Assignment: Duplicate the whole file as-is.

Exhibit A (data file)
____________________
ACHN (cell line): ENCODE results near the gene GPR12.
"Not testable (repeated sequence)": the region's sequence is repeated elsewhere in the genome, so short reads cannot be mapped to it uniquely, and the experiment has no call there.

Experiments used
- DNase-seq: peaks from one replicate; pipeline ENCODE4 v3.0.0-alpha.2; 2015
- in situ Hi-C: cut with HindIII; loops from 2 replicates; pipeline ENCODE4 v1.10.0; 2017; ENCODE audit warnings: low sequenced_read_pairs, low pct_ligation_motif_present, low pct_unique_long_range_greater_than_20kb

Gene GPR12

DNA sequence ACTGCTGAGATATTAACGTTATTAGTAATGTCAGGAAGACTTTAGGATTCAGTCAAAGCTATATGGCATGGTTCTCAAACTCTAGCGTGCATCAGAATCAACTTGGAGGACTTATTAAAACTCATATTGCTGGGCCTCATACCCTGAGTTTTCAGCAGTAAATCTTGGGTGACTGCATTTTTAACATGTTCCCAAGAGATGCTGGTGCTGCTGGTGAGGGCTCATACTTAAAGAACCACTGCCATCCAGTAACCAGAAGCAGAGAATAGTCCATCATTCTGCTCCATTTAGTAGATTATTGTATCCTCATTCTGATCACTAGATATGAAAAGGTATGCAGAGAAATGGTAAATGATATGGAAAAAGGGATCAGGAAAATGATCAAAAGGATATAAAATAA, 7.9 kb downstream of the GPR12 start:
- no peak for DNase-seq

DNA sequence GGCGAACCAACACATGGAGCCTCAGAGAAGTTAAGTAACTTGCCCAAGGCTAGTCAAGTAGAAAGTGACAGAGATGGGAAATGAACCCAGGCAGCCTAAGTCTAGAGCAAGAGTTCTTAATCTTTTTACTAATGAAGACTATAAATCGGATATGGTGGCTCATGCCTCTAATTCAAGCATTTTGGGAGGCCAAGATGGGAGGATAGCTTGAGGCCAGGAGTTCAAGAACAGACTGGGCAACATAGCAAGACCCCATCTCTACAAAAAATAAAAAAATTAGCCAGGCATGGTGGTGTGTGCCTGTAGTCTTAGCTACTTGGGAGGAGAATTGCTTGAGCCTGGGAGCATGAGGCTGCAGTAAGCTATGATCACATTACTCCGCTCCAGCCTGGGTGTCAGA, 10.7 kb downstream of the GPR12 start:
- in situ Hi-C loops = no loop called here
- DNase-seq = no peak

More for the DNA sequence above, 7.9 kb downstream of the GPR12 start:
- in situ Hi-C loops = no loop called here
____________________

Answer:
ACHN (cell line): ENCODE results near the gene GPR12.
"Not testable (repeated sequence)": the region's sequence is repeated elsewhere in the genome, so short reads cannot be mapped to it uniquely, and the experiment has no call there.

Experiments used
- DNase-seq: peaks from one replicate; pipeline ENCODE4 v3.0.0-alpha.2; 2015
- in situ Hi-C: cut with HindIII; loops from 2 replicates; pipeline ENCODE4 v1.10.0; 2017; ENCODE audit warnings: low sequenced_read_pairs, low pct_ligation_motif_present, low pct_unique_long_range_greater_than_20kb

Gene GPR12

DNA sequence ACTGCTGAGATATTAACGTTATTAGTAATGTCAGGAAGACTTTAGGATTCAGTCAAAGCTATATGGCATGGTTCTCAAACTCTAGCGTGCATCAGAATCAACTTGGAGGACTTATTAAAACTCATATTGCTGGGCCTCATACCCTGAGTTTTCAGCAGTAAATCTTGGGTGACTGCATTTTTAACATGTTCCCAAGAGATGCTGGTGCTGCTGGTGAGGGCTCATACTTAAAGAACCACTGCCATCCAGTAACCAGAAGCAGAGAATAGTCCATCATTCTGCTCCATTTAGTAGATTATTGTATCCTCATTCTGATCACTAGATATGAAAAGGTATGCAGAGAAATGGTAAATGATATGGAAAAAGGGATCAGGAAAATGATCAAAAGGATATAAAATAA, 7.9 kb downstream of the GPR12 start:
- no peak for DNase-seq

DNA sequence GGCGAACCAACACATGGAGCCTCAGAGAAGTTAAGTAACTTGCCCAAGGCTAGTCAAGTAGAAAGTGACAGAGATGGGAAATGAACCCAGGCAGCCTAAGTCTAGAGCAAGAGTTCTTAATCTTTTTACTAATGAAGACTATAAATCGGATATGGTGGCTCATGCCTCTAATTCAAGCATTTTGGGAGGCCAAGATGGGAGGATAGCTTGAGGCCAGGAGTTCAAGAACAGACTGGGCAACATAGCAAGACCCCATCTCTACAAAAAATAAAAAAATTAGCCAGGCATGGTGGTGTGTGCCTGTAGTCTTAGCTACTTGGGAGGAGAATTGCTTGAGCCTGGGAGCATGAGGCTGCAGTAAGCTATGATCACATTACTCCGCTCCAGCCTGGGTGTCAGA, 10.7 kb downstream of the GPR12 start:
- in situ Hi-C loops = no loop called here
- DNase-seq = no peak

More for the DNA sequence above, 7.9 kb downstream of the GPR12 start:
- in situ Hi-C loops = no loop called here